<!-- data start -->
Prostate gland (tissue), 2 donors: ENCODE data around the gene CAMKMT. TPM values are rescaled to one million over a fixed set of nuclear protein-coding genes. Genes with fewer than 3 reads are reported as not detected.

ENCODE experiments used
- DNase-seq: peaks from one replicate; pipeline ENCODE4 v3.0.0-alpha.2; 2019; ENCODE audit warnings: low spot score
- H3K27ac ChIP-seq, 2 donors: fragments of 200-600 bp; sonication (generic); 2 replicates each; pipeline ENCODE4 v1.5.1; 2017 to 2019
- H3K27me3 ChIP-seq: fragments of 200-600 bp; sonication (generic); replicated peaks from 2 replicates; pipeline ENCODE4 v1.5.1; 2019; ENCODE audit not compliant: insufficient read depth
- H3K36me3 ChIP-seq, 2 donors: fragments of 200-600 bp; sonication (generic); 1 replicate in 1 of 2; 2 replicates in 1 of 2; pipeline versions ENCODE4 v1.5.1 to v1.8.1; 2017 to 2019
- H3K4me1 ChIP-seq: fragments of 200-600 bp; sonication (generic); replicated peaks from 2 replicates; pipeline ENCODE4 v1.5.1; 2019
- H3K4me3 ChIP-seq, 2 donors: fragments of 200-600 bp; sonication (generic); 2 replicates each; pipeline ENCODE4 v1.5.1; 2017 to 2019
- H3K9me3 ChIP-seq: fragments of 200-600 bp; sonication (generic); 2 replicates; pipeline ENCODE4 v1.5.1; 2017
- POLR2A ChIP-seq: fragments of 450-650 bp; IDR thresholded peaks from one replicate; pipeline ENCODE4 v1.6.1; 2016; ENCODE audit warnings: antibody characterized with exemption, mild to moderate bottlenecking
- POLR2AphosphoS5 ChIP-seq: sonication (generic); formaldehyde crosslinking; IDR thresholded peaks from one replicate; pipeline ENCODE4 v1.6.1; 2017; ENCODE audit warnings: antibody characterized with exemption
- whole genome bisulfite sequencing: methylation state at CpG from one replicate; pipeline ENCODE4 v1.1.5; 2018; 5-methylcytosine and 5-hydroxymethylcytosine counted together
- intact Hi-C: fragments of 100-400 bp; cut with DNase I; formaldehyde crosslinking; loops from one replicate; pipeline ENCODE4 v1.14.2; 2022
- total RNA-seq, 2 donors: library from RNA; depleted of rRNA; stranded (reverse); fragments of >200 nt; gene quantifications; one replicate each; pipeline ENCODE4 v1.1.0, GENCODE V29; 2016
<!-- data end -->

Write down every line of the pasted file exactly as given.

Prostate gland (tissue), 2 donors: ENCODE data around the gene CAMKMT. TPM values are rescaled to one million over a fixed set of nuclear protein-coding genes. Genes with fewer than 3 reads are reported as not detected.

ENCODE experiments used
- DNase-seq: peaks from one replicate; pipeline ENCODE4 v3.0.0-alpha.2; 2019; ENCODE audit warnings: low spot score
- H3K27ac ChIP-seq, 2 donors: fragments of 200-600 bp; sonication (generic); 2 replicates each; pipeline ENCODE4 v1.5.1; 2017 to 2019
- H3K27me3 ChIP-seq: fragments of 200-600 bp; sonication (generic); replicated peaks from 2 replicates; pipeline ENCODE4 v1.5.1; 2019; ENCODE audit not compliant: insufficient read depth
- H3K36me3 ChIP-seq, 2 donors: fragments of 200-600 bp; sonication (generic); 1 replicate in 1 of 2; 2 replicates in 1 of 2; pipeline versions ENCODE4 v1.5.1 to v1.8.1; 2017 to 2019
- H3K4me1 ChIP-seq: fragments of 200-600 bp; sonication (generic); replicated peaks from 2 replicates; pipeline ENCODE4 v1.5.1; 2019
- H3K4me3 ChIP-seq, 2 donors: fragments of 200-600 bp; sonication (generic); 2 replicates each; pipeline ENCODE4 v1.5.1; 2017 to 2019
- H3K9me3 ChIP-seq: fragments of 200-600 bp; sonication (generic); 2 replicates; pipeline ENCODE4 v1.5.1; 2017
- POLR2A ChIP-seq: fragments of 450-650 bp; IDR thresholded peaks from one replicate; pipeline ENCODE4 v1.6.1; 2016; ENCODE audit warnings: antibody characterized with exemption, mild to moderate bottlenecking
- POLR2AphosphoS5 ChIP-seq: sonication (generic); formaldehyde crosslinking; IDR thresholded peaks from one replicate; pipeline ENCODE4 v1.6.1; 2017; ENCODE audit warnings: antibody characterized with exemption
- whole genome bisulfite sequencing: methylation state at CpG from one replicate; pipeline ENCODE4 v1.1.5; 2018; 5-methylcytosine and 5-hydroxymethylcytosine counted together
- intact Hi-C: fragments of 100-400 bp; cut with DNase I; formaldehyde crosslinking; loops from one replicate; pipeline ENCODE4 v1.14.2; 2022
- total RNA-seq, 2 donors: library from RNA; depleted of rRNA; stranded (reverse); fragments of >200 nt; gene quantifications; one replicate each; pipeline ENCODE4 v1.1.0, GENCODE V29; 2016